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Food Safety Bill to draw strong reactions

4 April 2009 989 views No Comment

Opponents of a federal bill that would require inspections of farms say it would cause hardship and force many small farms out of business.

But others feel the bill is merely an attempt to ramp up the discussion on food safety.

Congresswoman Rosa DeLauro (D-Conn.) recently introduced HR 875, “The Food Safety Modernization Act of 2009.”

The bill is sweeping in its scope and magnitude.

It would establish a new “food safety administration” within the Department of Health and Human Services that would be run by an administrator of food safety, whose task would be to develop a national food safety program.
The program, according to the bill’s wording, would identify and evaluate potential safety risks from farm to consumer.

It calls for the creation of a national system for registering food establishments and foreign food establishments; a national traceability system that would track food at every stage of production; a foodborne illness surveillance system; and a mandatory food sampling program to track levels of certain contaminants.

All food establishments would be required to label food and food ingredients in order to better identify and track food.

Food production facilities, which are defined as farms, ranches, orchards, vineyards, aquaculture facilities and confined animal feeding operations, would have to meet minimum “science based” requirements for the use of things such as fertilizer, as well as meet minimum requirements for animal encroachment and animal health.

All farms would be subject to random inspections.

The bill states that small farms would be eligible for technical assistance under the terms of the new law, but it doesn’t specify what kind of assistance would be available.

The administrator would also be tasked with creating a list of five of the most significant contaminants in terms of their impact on public health. Samples would be taken from each establishment to make sure they are meeting minimum safety levels for each contaminant. Violations would carry stiff penalties of up to $1 million and even possible jail time.
According to Adriana Surfas, DeLauro’s communications director, the bill is an attempt to fix holes in the nation’s food inspection system in light of the recent salmonella peanut butter outbreak which sickened 691 people and resulted in nine deaths.

As of this week, the bill has garnered 40 co-sponsors and has been referred to the House Energy and Commerce Committee.

Another bill proposed by Sen. Sherrod Brown (D-Ohio) includes the creation of a 13-member committee to advise the FDA on food safety issues. It also proposes tracking the sale of food and ingredients through an electronic database to establish that it was produced under safe conditions as well as require the names and addresses of each person coming into contact with the food.
The bills have raised the eyebrows of several ag organizations

The National Family Farm Coalition is opposed to the bill, as is the Organic Consumers Association, which recently put out an “action alert” on DeLauro’s bill, stating in an e-mail to Lancaster Farming this week that “we cannot support a ‘food safety’ bill unless it provides protection or exemptions for organic and farm-to-consumer producers and cracks down on the real corporate criminals who are tampering with and polluting our nation’s food supply — such as Monsanto.”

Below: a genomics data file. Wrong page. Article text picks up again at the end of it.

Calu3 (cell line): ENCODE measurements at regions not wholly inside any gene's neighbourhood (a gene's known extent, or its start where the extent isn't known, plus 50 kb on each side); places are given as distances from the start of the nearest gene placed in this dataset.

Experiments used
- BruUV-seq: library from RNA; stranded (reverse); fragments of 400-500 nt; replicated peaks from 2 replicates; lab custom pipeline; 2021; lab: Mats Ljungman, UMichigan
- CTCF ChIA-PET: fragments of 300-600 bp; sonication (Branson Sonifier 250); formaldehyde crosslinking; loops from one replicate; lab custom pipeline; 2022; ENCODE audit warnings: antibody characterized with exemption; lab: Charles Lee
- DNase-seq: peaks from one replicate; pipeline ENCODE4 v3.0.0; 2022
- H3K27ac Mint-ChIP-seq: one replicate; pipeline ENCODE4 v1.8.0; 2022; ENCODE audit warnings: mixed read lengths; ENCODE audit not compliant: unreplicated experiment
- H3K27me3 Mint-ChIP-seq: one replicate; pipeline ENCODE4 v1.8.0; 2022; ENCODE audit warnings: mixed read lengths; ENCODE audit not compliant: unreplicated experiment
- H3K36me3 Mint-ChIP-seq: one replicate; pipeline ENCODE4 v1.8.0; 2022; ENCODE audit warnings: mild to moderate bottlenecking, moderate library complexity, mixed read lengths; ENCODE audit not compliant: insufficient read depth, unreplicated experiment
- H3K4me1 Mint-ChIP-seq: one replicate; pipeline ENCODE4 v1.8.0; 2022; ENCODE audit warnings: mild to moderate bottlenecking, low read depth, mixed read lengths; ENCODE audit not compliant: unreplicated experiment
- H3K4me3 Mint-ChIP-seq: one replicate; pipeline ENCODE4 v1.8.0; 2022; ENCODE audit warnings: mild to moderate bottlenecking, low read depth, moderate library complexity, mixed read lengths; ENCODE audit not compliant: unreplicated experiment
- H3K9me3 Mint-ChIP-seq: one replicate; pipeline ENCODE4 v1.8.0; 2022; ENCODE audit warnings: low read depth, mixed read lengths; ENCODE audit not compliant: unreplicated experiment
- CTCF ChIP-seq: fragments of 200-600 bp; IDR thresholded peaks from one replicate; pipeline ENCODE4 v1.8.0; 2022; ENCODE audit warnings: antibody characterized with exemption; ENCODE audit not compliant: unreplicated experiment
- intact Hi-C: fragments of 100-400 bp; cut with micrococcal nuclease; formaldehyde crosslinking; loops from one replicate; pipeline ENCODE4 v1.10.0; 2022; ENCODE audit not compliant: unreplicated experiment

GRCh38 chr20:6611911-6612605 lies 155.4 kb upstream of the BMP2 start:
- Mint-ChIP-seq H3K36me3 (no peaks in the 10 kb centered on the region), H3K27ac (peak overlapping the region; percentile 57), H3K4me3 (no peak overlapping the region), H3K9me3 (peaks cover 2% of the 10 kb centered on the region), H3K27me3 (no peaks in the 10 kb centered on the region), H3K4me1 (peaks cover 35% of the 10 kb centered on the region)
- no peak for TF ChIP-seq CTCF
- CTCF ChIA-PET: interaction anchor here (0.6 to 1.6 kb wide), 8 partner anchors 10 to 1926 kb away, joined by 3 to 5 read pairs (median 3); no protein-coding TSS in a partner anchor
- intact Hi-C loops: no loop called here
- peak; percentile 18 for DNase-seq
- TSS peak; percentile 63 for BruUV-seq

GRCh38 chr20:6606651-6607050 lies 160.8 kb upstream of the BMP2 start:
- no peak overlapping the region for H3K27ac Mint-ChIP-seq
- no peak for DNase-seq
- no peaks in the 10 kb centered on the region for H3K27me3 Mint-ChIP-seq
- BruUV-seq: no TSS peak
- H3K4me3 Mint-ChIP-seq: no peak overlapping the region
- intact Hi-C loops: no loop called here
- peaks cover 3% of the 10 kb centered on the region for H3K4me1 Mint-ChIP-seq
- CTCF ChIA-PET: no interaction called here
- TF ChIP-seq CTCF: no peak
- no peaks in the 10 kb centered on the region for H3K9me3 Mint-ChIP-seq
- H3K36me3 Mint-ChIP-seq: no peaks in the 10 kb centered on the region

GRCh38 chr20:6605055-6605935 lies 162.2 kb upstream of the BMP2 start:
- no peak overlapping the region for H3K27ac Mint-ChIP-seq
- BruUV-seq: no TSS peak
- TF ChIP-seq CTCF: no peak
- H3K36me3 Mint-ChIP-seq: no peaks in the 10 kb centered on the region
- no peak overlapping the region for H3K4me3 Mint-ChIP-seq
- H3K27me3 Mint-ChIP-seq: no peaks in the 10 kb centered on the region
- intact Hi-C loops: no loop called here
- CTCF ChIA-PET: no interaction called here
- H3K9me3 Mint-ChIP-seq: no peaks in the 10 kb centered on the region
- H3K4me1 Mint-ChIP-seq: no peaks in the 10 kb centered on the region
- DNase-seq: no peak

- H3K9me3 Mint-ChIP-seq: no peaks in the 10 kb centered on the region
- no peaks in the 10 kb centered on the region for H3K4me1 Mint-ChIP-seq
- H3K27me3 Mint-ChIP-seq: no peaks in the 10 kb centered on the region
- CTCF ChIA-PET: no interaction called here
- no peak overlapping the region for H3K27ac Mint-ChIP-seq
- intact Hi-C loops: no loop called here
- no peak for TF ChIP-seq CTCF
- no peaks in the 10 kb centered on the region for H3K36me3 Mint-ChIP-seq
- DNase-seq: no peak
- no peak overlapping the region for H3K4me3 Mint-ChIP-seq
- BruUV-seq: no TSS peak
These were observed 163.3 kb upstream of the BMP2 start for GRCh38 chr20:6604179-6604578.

Calls and e-mail requests to Monsanto for a response were not returned prior to press deadlines.

The Organic Consumers Association pointed out, however, that it supported certain aspects of the legislation, including mandatory recalls of tainted food, increased scrutiny of large slaughterhouses and manufacturers and hefty fines against violators.

Lynne Brown, chairwoman of the family and community food systems outreach group at Penn State, said in an e-mail, in essence, that she doesn’t believe that the food safety system is necessarily broken, but short on the resources needed to do a proper job.

“Food safety enforcement is becoming more complicated and it seems that FDA and USDA inspection services are under manned and funded,” Brown wrote. “I’m not sure the food safety system is broken — rather it is not operating efficiently and needs more inputs to take on the ever growing job.”

Brian Snyder, executive director of the Pennsylvania Association for Sustainable Agriculture (PASA), said the bill is too vague, too broad and too much to enforce and is probably designed to hold a place on the congressional agenda.

“Obviously, when a bill is written this broadly, it could hurt a lot of farmers,” Snyder said, adding that he will represent Pennsylvania farmers on a new “food safety task force” that is being organized by the National Sustainable Ag Coalition.
“Food safety is an important question,” he said. “I don’t think there is any trust left in FDA. They have very little credibility in terms of food.”

Kelli Ludlum, director of congressional relations with American Farm Bureau, said DeLauro has a track record of introducing similar bills to Congress in the past and that it is unlikely that this bill would pass without some serious revisions.

“They just don’t have the resources or time or personnel. They said they want to create a risk-based approach. We can’t inspect everything,” Ludlum said.

“We need to look at where the risks are. Does it make sense for FDA to inspect farms? No. You have to identify where the problems will occur and go from there.”

Ludlum said the USDA should gain more responsibilities through its Food Safety and Inspection Service (FSIS).

“We believe USDA has a good track record with FSIS, in terms of inspections,” she said. “I think food safety is an important issue. But considering the financial crisis we are in, anything with the economy is priority number one.”

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